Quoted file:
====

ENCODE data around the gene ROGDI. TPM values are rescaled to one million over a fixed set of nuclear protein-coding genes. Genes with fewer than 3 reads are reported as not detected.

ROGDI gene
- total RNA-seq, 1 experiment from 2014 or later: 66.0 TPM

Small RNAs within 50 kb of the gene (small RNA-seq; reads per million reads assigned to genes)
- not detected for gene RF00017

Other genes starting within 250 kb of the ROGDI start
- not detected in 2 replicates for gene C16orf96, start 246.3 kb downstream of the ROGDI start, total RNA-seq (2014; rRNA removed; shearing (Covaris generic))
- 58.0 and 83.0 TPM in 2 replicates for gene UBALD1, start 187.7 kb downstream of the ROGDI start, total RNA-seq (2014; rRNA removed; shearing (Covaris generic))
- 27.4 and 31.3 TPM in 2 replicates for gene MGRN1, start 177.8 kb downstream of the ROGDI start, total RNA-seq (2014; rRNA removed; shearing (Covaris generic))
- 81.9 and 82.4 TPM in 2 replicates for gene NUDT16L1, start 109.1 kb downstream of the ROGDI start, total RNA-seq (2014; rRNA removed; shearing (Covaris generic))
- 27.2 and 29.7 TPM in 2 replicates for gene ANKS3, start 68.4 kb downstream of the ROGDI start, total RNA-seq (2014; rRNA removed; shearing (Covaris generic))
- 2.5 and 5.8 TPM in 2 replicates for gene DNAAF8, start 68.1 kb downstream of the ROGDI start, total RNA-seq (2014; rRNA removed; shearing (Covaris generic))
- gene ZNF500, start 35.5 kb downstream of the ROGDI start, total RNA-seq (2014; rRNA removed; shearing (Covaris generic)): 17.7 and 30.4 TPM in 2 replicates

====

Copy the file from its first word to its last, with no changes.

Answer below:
ENCODE data around the gene ROGDI. TPM values are rescaled to one million over a fixed set of nuclear protein-coding genes. Genes with fewer than 3 reads are reported as not detected.

ROGDI gene
- total RNA-seq, 1 experiment from 2014 or later: 66.0 TPM

Small RNAs within 50 kb of the gene (small RNA-seq; reads per million reads assigned to genes)
- not detected for gene RF00017

Other genes starting within 250 kb of the ROGDI start
- not detected in 2 replicates for gene C16orf96, start 246.3 kb downstream of the ROGDI start, total RNA-seq (2014; rRNA removed; shearing (Covaris generic))
- 58.0 and 83.0 TPM in 2 replicates for gene UBALD1, start 187.7 kb downstream of the ROGDI start, total RNA-seq (2014; rRNA removed; shearing (Covaris generic))
- 27.4 and 31.3 TPM in 2 replicates for gene MGRN1, start 177.8 kb downstream of the ROGDI start, total RNA-seq (2014; rRNA removed; shearing (Covaris generic))
- 81.9 and 82.4 TPM in 2 replicates for gene NUDT16L1, start 109.1 kb downstream of the ROGDI start, total RNA-seq (2014; rRNA removed; shearing (Covaris generic))
- 27.2 and 29.7 TPM in 2 replicates for gene ANKS3, start 68.4 kb downstream of the ROGDI start, total RNA-seq (2014; rRNA removed; shearing (Covaris generic))
- 2.5 and 5.8 TPM in 2 replicates for gene DNAAF8, start 68.1 kb downstream of the ROGDI start, total RNA-seq (2014; rRNA removed; shearing (Covaris generic))
- gene ZNF500, start 35.5 kb downstream of the ROGDI start, total RNA-seq (2014; rRNA removed; shearing (Covaris generic)): 17.7 and 30.4 TPM in 2 replicates